There is one thing each of us can do to ensure that our benefits have the greatest impact on our loved ones—especially in the event of our own passing.

The one simple thing is to update our beneficiaries. Each year, during open enrollment, take a look at the beneficiaries you have listed for each benefit that has them. Do you have critical illness insurance? Check the beneficiaries. Life insurance? Check the beneficiaries. Do you have a 401(k) plan, or more than one? IRAs? Brokerage accounts? Check, double-check, and triple-check those beneficiaries at open enrollment or when you have a major life event. If you only have a primary beneficiary listed, make sure you also list a contingent beneficiary (in case something happens to your primary).

Life is fleeting and fragile. We each think that we’re going to live forever, but we are not. And the young and healthy are not immune. My wife’s coworker lost his daughter on a hiking trip out west last month. She succumbed to an illness all but eradicated in the modern age. When we do pass, the sadness and loss for our loved ones will be devastating. The best we can do is prepare for the eventuality and be sure our family can readily access whatever measures we’ve set aside.

 If You Don’t Update

What happens if you don’t? First of all, your assets could go to someone you didn’t intend. Perhaps you are now in your second marriage, but your ex-spouse is still listed as primary beneficiary on several old accounts. You could set up serious family discord—nothing puts already sensitive nerves on edge like a money dispute.

If you don’t name beneficiaries, parts of your estate could end up going through probate in the courts. That means your loved ones will be waiting and wondering about their inheritances. And there is always the chance that your assets will be distributed in a manner in which you didn’t intend.

The Beauty of Beneficiaries

When a policy holder dies, insurance companies, retirement account trustees, and brokerage houses look at the beneficiaries first. They are not subject to the will probate process. If you are a primary beneficiary on a policy, IRA, 401(k), and many other account types, those assets come to you in the event of the account or policy owner’s death.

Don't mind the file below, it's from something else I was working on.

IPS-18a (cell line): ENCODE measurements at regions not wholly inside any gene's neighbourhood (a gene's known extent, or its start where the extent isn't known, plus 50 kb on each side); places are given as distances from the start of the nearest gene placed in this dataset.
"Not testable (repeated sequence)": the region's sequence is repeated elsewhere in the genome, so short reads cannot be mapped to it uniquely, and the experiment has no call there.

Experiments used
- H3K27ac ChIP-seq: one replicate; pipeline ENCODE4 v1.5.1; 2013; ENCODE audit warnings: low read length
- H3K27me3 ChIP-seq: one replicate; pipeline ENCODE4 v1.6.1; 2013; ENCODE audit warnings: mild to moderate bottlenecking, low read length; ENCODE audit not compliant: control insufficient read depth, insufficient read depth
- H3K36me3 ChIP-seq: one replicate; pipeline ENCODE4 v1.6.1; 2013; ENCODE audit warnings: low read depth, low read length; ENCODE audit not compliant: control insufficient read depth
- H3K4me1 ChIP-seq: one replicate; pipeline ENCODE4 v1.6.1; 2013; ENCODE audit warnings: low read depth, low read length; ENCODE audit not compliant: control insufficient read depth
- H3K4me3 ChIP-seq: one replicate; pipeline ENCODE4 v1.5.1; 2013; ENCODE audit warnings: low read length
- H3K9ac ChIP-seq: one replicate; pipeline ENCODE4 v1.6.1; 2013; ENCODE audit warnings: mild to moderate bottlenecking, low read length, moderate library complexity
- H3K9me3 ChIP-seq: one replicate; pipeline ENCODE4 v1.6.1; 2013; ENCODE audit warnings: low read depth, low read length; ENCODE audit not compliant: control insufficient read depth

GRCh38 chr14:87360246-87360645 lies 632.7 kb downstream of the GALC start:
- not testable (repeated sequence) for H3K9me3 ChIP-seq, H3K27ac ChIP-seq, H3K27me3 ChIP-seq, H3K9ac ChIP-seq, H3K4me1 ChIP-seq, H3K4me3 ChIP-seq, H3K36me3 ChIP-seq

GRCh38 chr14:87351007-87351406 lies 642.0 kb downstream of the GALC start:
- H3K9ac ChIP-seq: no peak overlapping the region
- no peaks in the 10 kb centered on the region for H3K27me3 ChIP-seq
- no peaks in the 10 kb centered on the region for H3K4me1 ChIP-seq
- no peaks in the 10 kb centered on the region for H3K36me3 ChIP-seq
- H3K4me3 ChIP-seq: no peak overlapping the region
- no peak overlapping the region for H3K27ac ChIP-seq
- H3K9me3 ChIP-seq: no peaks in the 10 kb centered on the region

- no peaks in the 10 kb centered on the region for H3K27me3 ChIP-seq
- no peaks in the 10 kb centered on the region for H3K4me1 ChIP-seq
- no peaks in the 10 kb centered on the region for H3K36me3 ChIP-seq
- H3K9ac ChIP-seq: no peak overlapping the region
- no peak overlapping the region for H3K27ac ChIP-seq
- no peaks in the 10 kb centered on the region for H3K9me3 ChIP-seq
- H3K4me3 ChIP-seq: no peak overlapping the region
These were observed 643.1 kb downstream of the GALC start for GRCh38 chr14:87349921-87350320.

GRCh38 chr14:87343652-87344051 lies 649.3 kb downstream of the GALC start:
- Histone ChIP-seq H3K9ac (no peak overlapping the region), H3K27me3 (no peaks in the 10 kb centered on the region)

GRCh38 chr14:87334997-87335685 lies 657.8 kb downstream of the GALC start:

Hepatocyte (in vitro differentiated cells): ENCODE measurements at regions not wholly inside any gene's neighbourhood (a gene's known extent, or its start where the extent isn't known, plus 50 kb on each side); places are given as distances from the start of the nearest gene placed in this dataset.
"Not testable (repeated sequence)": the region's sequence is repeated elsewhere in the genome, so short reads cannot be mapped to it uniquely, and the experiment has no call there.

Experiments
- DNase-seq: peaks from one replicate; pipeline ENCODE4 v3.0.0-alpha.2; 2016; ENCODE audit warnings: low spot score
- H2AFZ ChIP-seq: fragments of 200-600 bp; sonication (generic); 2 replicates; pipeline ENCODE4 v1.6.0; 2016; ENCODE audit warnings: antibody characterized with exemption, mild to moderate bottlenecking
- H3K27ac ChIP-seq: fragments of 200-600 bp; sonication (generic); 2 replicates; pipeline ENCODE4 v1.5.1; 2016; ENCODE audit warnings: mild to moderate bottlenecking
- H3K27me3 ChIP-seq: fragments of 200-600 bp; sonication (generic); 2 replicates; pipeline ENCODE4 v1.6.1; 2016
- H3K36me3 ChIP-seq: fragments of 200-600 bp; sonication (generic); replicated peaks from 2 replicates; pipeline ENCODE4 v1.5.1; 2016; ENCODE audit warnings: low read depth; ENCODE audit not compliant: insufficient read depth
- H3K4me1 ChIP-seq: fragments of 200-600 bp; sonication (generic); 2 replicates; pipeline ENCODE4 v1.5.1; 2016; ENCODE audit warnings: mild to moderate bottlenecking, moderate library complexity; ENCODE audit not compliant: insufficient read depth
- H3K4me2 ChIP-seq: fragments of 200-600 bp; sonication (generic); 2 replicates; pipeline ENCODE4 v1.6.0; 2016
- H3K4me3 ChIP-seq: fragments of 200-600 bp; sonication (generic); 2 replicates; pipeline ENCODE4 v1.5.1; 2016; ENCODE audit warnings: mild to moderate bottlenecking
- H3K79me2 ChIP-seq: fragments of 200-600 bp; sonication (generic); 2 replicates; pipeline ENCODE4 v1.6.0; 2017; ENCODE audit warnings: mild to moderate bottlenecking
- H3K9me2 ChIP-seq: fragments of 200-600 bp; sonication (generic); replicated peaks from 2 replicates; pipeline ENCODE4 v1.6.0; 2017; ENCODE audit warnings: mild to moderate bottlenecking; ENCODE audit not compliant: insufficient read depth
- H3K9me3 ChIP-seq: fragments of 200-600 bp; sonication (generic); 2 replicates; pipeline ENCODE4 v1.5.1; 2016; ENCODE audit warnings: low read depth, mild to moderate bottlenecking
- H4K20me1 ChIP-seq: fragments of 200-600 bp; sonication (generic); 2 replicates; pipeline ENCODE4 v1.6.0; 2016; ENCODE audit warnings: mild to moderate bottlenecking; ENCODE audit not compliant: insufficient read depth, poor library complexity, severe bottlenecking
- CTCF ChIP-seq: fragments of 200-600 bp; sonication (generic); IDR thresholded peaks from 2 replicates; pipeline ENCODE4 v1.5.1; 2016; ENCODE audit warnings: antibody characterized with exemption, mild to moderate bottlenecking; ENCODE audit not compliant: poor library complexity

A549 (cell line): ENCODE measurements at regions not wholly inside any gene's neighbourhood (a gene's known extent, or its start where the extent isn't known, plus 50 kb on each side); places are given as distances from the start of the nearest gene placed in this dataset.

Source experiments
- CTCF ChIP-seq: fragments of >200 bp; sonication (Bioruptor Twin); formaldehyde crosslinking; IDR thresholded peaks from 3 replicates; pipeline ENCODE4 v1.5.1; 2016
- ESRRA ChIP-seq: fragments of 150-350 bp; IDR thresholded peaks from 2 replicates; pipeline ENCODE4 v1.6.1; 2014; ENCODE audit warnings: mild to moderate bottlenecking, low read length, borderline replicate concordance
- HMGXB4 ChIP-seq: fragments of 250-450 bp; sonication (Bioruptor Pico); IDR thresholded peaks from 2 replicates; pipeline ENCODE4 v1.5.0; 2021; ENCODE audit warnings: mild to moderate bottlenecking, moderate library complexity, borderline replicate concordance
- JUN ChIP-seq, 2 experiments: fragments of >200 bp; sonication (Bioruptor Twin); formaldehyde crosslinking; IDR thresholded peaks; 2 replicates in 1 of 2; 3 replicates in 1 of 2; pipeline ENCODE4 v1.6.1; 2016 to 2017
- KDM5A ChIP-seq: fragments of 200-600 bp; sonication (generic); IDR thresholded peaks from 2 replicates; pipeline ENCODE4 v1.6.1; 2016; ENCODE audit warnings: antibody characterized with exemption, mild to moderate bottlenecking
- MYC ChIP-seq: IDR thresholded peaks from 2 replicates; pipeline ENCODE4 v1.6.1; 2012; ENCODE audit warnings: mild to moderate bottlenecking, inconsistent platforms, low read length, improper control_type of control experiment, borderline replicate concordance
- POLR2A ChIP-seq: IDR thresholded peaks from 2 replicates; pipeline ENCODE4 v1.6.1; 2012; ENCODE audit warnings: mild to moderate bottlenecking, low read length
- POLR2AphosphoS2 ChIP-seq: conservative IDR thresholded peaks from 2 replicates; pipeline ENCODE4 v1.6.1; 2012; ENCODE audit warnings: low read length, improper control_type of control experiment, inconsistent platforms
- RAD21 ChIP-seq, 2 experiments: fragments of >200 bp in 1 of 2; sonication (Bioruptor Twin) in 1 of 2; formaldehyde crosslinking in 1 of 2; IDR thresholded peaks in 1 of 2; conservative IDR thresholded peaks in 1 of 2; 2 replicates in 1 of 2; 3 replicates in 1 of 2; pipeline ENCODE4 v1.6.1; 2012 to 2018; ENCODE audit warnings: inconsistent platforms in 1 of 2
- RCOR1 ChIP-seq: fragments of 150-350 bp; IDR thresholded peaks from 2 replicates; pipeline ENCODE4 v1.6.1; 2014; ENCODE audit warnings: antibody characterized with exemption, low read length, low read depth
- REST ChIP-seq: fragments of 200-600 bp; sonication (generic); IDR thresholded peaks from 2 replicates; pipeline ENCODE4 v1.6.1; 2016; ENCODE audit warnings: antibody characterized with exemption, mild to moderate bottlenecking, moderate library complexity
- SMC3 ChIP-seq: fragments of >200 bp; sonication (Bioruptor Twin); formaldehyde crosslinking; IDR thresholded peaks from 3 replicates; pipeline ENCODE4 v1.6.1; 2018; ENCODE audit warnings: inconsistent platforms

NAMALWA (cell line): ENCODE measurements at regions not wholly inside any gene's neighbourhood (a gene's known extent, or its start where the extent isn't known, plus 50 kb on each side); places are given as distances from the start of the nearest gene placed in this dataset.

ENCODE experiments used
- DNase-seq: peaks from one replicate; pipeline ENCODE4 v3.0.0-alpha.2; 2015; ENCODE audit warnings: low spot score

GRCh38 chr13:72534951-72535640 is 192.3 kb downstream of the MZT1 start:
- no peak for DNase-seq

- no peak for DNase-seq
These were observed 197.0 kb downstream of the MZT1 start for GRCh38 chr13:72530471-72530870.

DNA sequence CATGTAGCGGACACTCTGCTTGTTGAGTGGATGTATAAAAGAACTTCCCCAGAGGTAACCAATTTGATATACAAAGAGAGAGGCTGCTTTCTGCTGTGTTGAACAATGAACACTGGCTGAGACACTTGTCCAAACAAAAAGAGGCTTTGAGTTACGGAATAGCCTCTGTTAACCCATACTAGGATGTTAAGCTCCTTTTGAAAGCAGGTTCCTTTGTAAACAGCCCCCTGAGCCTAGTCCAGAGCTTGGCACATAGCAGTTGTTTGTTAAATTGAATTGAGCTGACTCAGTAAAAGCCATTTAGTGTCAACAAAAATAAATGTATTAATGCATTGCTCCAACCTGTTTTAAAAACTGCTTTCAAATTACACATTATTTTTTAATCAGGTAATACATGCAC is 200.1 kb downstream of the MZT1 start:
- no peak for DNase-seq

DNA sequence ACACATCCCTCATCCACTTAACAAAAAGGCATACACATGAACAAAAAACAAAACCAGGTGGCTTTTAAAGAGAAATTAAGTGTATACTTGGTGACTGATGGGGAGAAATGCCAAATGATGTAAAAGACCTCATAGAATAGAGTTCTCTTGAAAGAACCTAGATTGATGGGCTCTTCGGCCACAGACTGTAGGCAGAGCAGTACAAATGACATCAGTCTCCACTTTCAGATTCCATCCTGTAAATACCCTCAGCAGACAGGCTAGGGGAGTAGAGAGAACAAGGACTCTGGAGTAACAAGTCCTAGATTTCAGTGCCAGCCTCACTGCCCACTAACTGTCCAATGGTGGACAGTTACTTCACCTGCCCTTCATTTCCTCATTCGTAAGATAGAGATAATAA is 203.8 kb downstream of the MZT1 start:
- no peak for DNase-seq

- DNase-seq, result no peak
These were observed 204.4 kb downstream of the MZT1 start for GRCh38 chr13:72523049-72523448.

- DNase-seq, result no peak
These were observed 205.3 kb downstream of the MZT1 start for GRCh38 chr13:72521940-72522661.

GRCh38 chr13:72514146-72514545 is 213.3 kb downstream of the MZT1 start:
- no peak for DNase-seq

Primary v. Contingent Beneficiaries

There are two types of beneficiaries for most account types: primary and contingent. You can split up your assets in any manner of percentages, but it’s important to note that primary beneficiaries always take precedence over contingents. In other words, if you have two primary beneficiaries listed at receiving 50% of the account each and one of those primaries has also passed. The surviving primary beneficiary would receive the entire value of the account. The contingent beneficiaries would receive nothing.

That’s why it’s so important that your paperwork is up to date. Let’s say, for instance, you have two siblings listed as primary beneficiaries at 50% each, and four nieces and nephews listed as contingents at 25% each. Both of your siblings would need to be deceased for any of your nieces and nephews to receive any proceeds from that account.

Take a minute right now to check all your beneficiaries. Part of the reason you got that term life policy or maxed out that IRA was to take care of your loved ones when you pass on. Why not make absolutely sure those assets will go where you intended them?

 

Stephen Trimble

Written by Stephen Trimble

Stephen is an experienced communications professional with a background in educational and internal communications. He is most excited by transforming complex and obscure subject matter into compelling content that readers are motivated by and can truly understand.

Trion Communications stephen.trimble@trion-mma.com